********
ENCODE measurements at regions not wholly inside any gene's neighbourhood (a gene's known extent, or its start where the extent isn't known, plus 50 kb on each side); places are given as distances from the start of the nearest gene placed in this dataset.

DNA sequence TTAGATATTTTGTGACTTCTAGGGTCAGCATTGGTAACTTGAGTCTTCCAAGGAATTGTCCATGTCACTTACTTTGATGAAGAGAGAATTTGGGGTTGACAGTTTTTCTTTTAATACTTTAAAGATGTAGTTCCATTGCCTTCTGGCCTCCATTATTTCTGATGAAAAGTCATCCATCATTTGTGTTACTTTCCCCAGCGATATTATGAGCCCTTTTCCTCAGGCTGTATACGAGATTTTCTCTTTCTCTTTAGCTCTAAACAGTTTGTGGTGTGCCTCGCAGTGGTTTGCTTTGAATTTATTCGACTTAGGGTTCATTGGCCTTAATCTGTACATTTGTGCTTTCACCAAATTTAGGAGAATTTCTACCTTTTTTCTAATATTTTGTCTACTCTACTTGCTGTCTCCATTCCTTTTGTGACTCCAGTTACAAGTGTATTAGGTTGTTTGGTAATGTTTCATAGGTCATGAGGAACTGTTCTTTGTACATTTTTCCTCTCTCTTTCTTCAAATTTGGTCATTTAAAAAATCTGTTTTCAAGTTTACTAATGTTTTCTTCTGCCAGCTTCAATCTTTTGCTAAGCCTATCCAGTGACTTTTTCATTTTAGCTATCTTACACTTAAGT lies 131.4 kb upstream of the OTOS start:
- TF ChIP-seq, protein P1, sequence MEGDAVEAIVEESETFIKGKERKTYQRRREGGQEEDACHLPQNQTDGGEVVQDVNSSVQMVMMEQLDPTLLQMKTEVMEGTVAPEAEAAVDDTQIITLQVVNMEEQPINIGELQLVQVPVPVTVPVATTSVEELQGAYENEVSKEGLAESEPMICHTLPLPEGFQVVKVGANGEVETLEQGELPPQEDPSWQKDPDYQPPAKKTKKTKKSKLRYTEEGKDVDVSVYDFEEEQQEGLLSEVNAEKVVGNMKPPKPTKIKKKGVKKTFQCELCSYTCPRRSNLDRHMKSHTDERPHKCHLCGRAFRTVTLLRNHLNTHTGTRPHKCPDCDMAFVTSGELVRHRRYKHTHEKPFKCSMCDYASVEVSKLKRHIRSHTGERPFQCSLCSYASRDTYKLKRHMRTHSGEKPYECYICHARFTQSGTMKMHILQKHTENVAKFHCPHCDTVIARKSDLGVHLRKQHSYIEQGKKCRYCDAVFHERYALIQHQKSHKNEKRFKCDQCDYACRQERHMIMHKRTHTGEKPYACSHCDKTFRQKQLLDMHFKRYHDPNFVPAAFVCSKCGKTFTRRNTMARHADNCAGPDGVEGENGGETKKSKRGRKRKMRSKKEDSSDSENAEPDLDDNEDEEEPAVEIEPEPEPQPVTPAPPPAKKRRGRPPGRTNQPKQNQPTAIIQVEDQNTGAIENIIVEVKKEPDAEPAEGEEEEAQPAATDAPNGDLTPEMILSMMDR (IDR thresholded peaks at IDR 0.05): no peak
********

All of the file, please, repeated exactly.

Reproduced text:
ENCODE measurements at regions not wholly inside any gene's neighbourhood (a gene's known extent, or its start where the extent isn't known, plus 50 kb on each side); places are given as distances from the start of the nearest gene placed in this dataset.

DNA sequence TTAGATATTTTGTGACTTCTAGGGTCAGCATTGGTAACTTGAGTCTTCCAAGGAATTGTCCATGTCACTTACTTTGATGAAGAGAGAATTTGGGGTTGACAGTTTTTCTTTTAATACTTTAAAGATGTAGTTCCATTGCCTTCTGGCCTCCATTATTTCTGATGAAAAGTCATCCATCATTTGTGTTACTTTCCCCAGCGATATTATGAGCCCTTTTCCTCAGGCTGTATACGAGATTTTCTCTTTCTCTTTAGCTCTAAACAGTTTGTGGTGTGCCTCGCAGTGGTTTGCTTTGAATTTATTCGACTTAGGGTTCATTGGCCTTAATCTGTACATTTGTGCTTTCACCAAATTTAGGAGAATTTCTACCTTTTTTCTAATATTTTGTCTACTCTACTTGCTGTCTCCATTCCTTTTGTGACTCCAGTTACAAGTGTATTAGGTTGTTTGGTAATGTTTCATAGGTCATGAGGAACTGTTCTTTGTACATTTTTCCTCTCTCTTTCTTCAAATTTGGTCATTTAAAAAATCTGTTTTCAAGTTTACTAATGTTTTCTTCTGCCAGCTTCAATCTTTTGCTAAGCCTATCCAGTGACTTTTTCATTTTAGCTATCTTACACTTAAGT lies 131.4 kb upstream of the OTOS start:
- TF ChIP-seq, protein P1, sequence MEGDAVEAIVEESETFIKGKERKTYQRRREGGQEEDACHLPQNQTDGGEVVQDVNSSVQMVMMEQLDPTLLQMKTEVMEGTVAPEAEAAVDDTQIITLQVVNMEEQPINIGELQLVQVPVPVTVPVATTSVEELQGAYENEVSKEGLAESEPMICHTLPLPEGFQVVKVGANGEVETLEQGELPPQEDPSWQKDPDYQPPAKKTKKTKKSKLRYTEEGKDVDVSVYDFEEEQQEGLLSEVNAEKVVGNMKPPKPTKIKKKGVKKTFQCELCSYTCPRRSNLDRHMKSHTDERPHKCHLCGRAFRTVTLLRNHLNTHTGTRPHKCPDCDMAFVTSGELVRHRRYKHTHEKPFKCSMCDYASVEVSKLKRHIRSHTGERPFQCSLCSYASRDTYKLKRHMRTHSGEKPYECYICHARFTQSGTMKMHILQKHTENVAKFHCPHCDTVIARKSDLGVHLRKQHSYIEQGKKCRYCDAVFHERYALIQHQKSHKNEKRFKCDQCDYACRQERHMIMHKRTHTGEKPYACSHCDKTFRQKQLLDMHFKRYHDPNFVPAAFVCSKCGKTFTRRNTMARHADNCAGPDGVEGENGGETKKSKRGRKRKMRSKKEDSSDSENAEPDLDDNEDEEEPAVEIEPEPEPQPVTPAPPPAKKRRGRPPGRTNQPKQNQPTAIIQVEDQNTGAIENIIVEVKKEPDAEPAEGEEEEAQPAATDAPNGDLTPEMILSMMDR (IDR thresholded peaks at IDR 0.05): no peak